Bush's corrosive breath is wafting into the ghettos and barrios, threatening
to stupefy every mind in its path. So deeply poisoned has the post-September
11 American political atmosphere become, that a perfectly sensible
public safety program for the poorer population must be packaged as
a cloak and dagger mission in service of the national security state.
a world of Us-or-Them, every human and social need is held hostage
to the White House War on Terror. To justify a modest effort to protect
the poor against chemical or biological attack, the Community Action
Partnership of Washington, DC found it necessary to generate headlines
like this one in the Jackson, Mississippi, Clarion-Ledger:
war on terrorism urged
Terrorists likely to be from poor areas, poverty
"poverty fighter" is Derrick Span, an intense and articulate
young man, recently named the first Black executive director of Community
Action Partnership (CAP). Through its more than 1,000 affiliated local
community action agencies, CAP offers home weatherization, Head Start,consumer
education and other programs to more than 10 million low-income people
However, this has been a year like no other. Anti-terrorism tops the
political menu and, as Span tells the press, "We need to align
ourselves with significant causes of the day."
premise of CAP's Community Land Security program is eminently democratic:
the poor are as entitled as the rich to be safe from devices of mass
destruction. Tens of thousands could die in a Bhopal, India-scale
disaster triggered by political malice, for example. Poor folks can't
afford protective cocoons or helicopter escape, and are not included
in the Federal Emergency Management Agency's plans to safeguard 5,000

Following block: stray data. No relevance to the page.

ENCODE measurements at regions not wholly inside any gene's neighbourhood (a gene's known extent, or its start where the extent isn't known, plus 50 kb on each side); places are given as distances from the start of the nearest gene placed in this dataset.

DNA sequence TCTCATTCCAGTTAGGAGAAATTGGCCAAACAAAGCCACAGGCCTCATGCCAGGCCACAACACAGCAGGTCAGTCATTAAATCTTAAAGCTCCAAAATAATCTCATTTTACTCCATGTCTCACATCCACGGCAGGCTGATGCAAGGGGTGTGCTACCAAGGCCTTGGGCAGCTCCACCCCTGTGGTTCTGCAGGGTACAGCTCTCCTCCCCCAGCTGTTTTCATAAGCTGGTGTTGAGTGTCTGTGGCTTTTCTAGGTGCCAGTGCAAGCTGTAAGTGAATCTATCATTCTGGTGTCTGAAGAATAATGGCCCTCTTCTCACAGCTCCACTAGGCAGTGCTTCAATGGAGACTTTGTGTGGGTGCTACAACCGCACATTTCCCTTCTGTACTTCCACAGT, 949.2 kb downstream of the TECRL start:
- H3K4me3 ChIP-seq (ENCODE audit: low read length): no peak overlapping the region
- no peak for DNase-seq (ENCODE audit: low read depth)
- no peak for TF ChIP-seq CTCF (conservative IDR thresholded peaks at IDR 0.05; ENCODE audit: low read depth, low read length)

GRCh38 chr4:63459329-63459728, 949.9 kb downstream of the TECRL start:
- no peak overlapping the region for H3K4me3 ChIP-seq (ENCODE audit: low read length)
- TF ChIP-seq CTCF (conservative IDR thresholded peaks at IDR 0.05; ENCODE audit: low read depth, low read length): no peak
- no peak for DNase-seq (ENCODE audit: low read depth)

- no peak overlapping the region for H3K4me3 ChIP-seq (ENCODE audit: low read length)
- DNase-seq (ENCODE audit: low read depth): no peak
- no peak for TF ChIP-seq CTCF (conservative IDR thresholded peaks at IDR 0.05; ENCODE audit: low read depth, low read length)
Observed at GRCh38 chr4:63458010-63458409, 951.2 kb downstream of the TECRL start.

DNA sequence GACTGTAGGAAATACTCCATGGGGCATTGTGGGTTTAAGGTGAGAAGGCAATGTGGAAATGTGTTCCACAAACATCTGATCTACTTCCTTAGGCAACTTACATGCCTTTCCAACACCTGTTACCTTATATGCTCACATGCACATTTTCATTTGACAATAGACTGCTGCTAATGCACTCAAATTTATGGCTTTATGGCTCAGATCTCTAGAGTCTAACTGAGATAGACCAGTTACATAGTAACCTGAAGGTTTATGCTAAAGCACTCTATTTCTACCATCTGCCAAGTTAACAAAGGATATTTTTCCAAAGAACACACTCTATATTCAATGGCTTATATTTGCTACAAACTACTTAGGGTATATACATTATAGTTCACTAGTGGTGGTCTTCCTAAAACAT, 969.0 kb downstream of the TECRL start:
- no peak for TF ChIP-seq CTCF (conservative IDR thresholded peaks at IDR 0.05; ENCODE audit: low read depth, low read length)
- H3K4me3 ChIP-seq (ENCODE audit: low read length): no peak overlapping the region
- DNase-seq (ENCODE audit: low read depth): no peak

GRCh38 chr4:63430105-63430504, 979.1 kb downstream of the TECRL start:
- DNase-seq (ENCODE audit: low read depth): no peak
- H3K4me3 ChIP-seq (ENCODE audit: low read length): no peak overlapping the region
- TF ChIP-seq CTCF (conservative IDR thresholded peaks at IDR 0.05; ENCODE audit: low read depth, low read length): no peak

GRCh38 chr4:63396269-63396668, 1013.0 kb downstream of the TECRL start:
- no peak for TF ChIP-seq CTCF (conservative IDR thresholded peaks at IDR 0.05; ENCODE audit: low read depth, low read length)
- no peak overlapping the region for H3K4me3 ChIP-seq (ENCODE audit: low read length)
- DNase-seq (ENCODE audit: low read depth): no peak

corporations deemed "vital" to the survival of American
Black Commentator agrees with the CAP program statement:
wrong with that, we thought; a worthy project. However, CAP had decided
that, to "align" itself with the "significant causes
of the day" it would be necessary to distort urban American realities.
Evidently, the simple idea of providing a measure of safety to the
poor is not considered compelling enough to set money in motion. The
project must be wrapped in cloak and dagger fantasies.
recruiters often prey on people in need," says the CAP literature.
"Low-income people and communities who are more vulnerable to
these recruiters will receive guidance on identifying and reporting
Community Land Security program would train local people "to
alert the proper authorities when suspicious activity is observed.
CAP literature beckons to those who believe that foreign-directed
terrorists swim in an urban American "sea of the people,"
as the old saying goes. The Community Action Partnership suggests
that it can break the wall of silence that protects the evildoers.
"Low-income residents have historically viewed [community action
agencies] as organizations that can be trusted," says CAP. "CAA
staff, many of whom come from the low-income communities they serve,
intuitively build relationships of trust with their program participants."
if in some 1940s film noir, Span and his staff are telling the feds
that the poor will rat out the terrorists and "recruiters"
- but only to the "trusted" operatives of the community
action agencies, under the CAP umbrella. The conspiratorial tone would